*Since it is possible to inhibit the activity with homologous antibodies, reference is also made to a C antigen in this context. The names in boxed are used internationally.

F VIII concentrates of high purity and activity which are well tolerated are available for the treatment of hemophilia A. Moreover, a hepatitis-safe F VIII concentrate is disclosed in German Offenlegungsschrift No. 2,916,711.

However, surprisingly, F VIII concentrates do not exhibit an optimal therapeutic effect on the treatment of the vW syndrome although, according to in vitro tests, they contain F VIII R:AG and F VIII R:CoF in addition to F VIII:C. Apparently, the in vitro test which is used to detect the vW syndrome, the ristocetin cofactor test, does not correlate with the bleeding time.

On the other hand, antihemophilic cryoprecipitate has a good therapeutic effect on the vW syndrome. Thus the object of the invention was to prepare a pasteurized, and thus hepatitis-safe, AHC having good F VIII and vW activity.

The problem in achieving this object involved the presence of several sparingly soluble proteins in the AHC, such as, for example, fibrinogen and fibronectin, which, for example during heating to 60° C. for 10 hours, are denatured and precipitate out.

The object was achieved in principle as follows: an AHC solution is heated in the presence of Ca ions, an amino acid and a monosaccharide or oligosaccharide or sugar alcohol, the saccharide or the sugar alcohol being added before the amino acid.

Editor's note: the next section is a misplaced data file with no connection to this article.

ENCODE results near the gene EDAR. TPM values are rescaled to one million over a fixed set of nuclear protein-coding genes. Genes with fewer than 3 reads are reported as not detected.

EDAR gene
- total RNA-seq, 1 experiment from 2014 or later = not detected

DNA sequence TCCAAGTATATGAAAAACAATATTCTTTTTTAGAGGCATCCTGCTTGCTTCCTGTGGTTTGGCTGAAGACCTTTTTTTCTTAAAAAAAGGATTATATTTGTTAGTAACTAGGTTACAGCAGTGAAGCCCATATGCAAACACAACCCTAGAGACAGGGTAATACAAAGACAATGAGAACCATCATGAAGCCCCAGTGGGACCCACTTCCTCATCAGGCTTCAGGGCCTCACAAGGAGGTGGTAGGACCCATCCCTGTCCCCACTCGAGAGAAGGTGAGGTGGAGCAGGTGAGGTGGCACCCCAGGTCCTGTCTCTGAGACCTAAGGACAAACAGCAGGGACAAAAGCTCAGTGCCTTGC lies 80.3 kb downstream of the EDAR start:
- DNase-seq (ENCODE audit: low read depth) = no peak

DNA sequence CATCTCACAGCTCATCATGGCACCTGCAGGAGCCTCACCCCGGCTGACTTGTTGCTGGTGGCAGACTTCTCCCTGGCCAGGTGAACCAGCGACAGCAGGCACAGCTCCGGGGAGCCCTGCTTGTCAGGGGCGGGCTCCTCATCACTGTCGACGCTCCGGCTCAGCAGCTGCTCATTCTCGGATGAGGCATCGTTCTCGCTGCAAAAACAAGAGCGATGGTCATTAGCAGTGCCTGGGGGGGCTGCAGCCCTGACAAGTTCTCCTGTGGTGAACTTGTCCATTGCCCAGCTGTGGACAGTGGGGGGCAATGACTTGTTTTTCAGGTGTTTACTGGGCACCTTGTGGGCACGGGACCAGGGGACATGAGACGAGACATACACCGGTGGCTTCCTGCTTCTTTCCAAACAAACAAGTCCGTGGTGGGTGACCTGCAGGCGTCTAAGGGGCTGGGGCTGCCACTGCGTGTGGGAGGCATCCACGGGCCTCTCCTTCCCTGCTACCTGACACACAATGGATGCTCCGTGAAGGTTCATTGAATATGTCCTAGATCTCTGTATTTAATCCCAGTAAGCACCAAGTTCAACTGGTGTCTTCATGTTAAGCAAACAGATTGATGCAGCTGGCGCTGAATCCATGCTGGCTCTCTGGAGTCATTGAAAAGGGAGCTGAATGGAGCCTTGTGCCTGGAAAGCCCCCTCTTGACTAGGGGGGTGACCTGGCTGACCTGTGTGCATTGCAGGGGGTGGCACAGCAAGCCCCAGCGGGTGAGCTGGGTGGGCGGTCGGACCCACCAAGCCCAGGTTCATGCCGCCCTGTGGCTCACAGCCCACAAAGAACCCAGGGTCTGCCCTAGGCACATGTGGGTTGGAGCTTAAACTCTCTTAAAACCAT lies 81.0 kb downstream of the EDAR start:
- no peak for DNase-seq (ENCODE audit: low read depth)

The concentration of citrate should be less than 10 mmol/l, and addition of Ca ions is advantageous; otherwise gel formation occurs during pasteurization.

Thus the invention relates to a process for the pasteurization of antihemophilic cryoprecipitate (AHC), which comprises heating a solution of AHC in the presence of Ca ions, an amino acid and a monosaccharide or oligosaccharide or sugar alcohol.

Ca ions should be present at a concentration of at least 0.2 mmol/l and at most 100 mmol/l, preferably 5 mmol/l. They are preferably added in the form of a CaCl2 solution.

At least one of the amino acids glycine, α- or β-alanine, hydroxyproline, proline, glutamine, α-,β- or γ-aminobutyric acid, preferably glycine, is preferably added. The concentration is 1-3 mol/l.

The carbohydrate which is preferably used is sucrose at a concentration of 35-60 g/100 ml of solution. Sucrose concentrations greater than 30 g/100 ml solution, preferably 60 g/100 ml, and glycine concentrations of about 2 mol/l are necessary for adequate stabilization during the pasteurization of AHC; when the concentrations are lower, coagula form during heating and the F VIII:C activity decreases (with less than 2 mol/l of glycine).

Moreover, the concentration of complexing agents as are used for removing the blood should be below 10 mM citrate and 5 mM EDTA. The observation that fibrinogen which is free of complexing agents does not coagulate and remains clear on heating leads to the conclusion that the denaturing is due to removal of Ca ions. Apparently, the fibrinogen binds the calcium so tightly that complexing agents in low concentrations are unable to remove it. In this context, it is significant that, using the same stabilizers, heating in the presence of 5 mmol of citrate produces a clear AHC solution while a coagulum forms with 5 mmol of EDTA.